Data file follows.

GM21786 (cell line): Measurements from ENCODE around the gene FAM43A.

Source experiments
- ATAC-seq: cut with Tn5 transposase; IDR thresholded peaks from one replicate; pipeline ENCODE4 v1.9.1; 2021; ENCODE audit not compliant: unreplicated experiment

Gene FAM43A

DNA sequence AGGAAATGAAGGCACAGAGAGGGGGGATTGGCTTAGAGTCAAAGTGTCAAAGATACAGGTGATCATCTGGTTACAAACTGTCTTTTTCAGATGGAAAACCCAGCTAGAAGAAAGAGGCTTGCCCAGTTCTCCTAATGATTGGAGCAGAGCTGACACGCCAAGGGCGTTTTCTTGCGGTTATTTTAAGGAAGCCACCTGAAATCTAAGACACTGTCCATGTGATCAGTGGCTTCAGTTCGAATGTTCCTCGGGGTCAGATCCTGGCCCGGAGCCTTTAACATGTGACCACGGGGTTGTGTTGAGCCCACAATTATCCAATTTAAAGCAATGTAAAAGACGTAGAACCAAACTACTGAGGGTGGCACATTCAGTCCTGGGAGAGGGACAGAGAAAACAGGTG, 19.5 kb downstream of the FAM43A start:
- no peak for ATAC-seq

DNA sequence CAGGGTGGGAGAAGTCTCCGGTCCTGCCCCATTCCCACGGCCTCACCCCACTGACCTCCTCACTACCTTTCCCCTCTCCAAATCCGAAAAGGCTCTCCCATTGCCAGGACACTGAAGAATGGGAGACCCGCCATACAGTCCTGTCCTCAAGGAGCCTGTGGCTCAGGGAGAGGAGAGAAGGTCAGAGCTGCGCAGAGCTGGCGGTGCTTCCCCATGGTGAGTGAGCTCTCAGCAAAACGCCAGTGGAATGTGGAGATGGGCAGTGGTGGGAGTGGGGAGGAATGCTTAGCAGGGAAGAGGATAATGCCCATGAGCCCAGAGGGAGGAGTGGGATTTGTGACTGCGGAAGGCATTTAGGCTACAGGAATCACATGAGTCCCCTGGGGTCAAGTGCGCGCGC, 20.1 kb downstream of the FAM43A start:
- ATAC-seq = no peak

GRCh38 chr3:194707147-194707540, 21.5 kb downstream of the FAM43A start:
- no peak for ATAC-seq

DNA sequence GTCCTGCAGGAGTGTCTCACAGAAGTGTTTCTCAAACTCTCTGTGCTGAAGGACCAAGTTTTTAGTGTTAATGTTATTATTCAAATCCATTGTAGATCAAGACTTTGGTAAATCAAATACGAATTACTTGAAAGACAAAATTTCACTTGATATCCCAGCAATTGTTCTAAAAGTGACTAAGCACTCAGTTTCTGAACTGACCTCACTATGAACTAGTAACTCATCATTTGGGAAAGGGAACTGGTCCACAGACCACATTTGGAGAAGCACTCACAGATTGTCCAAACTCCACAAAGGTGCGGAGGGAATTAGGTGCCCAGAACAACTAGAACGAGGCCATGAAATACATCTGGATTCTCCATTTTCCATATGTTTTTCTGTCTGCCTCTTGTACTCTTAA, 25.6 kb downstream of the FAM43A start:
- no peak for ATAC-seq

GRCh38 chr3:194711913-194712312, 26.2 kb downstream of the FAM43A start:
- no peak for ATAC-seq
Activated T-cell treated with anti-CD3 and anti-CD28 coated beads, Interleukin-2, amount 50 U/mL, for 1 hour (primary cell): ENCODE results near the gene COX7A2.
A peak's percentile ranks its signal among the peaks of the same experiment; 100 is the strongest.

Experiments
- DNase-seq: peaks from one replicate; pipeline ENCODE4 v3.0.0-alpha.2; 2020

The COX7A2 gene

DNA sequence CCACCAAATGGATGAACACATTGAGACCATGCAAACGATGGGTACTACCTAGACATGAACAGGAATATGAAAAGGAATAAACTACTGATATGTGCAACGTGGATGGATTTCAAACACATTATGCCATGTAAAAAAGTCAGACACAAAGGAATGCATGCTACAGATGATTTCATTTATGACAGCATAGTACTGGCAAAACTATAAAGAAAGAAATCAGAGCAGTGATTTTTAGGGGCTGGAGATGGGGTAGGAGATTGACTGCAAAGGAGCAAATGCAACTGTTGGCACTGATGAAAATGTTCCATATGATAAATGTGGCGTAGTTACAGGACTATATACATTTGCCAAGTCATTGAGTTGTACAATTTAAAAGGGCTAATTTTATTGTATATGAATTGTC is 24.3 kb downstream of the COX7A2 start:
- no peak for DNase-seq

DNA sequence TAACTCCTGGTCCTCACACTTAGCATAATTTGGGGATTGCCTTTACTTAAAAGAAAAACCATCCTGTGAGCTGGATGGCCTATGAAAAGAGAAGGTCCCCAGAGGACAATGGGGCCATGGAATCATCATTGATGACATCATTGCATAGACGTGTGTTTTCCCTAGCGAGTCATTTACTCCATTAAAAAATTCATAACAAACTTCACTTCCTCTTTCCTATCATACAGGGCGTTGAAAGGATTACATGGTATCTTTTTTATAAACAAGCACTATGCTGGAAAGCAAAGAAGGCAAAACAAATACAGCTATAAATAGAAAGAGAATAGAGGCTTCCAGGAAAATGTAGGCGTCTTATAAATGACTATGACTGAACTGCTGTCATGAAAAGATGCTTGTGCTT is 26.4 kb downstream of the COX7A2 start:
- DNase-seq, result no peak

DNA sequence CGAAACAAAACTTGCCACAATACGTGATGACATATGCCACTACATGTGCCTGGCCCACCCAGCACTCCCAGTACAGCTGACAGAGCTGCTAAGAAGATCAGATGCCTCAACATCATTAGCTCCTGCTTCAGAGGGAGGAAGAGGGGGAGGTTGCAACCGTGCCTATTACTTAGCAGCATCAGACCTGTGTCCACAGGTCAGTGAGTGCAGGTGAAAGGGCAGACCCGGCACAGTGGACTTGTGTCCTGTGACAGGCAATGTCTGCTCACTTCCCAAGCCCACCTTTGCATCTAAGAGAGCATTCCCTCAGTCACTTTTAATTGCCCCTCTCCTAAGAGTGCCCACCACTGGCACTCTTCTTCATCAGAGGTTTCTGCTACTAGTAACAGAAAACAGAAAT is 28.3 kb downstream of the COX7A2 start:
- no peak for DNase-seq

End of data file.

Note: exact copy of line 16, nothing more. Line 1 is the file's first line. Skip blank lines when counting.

A peak's percentile ranks its signal among the peaks of the same experiment; 100 is the strongest.